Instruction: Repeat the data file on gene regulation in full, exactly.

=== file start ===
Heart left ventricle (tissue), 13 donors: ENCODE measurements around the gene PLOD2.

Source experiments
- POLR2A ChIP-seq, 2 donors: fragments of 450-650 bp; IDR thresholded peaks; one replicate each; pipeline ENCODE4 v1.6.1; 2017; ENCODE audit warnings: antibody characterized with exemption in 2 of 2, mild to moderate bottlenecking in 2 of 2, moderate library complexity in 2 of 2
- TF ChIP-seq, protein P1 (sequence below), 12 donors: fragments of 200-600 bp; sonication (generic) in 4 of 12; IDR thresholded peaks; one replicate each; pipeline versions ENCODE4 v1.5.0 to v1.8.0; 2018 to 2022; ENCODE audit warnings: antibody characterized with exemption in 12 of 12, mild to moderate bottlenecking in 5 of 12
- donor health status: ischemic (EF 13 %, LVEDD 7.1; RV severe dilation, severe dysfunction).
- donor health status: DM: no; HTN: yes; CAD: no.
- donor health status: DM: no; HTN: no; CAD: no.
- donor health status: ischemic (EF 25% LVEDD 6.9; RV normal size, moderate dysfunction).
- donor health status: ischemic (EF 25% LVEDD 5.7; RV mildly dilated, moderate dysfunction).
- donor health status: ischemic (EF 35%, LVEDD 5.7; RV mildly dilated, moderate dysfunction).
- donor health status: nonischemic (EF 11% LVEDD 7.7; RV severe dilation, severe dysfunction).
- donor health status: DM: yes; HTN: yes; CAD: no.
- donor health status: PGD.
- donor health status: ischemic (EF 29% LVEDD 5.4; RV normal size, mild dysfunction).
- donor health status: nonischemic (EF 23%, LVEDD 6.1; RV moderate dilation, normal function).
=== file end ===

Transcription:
Heart left ventricle (tissue), 13 donors: ENCODE measurements around the gene PLOD2.

Source experiments
- POLR2A ChIP-seq, 2 donors: fragments of 450-650 bp; IDR thresholded peaks; one replicate each; pipeline ENCODE4 v1.6.1; 2017; ENCODE audit warnings: antibody characterized with exemption in 2 of 2, mild to moderate bottlenecking in 2 of 2, moderate library complexity in 2 of 2
- TF ChIP-seq, protein P1 (sequence below), 12 donors: fragments of 200-600 bp; sonication (generic) in 4 of 12; IDR thresholded peaks; one replicate each; pipeline versions ENCODE4 v1.5.0 to v1.8.0; 2018 to 2022; ENCODE audit warnings: antibody characterized with exemption in 12 of 12, mild to moderate bottlenecking in 5 of 12
- donor health status: ischemic (EF 13 %, LVEDD 7.1; RV severe dilation, severe dysfunction).
- donor health status: DM: no; HTN: yes; CAD: no.
- donor health status: DM: no; HTN: no; CAD: no.
- donor health status: ischemic (EF 25% LVEDD 6.9; RV normal size, moderate dysfunction).
- donor health status: ischemic (EF 25% LVEDD 5.7; RV mildly dilated, moderate dysfunction).
- donor health status: ischemic (EF 35%, LVEDD 5.7; RV mildly dilated, moderate dysfunction).
- donor health status: nonischemic (EF 11% LVEDD 7.7; RV severe dilation, severe dysfunction).
- donor health status: DM: yes; HTN: yes; CAD: no.
- donor health status: PGD.
- donor health status: ischemic (EF 29% LVEDD 5.4; RV normal size, mild dysfunction).
- donor health status: nonischemic (EF 23%, LVEDD 6.1; RV moderate dilation, normal function).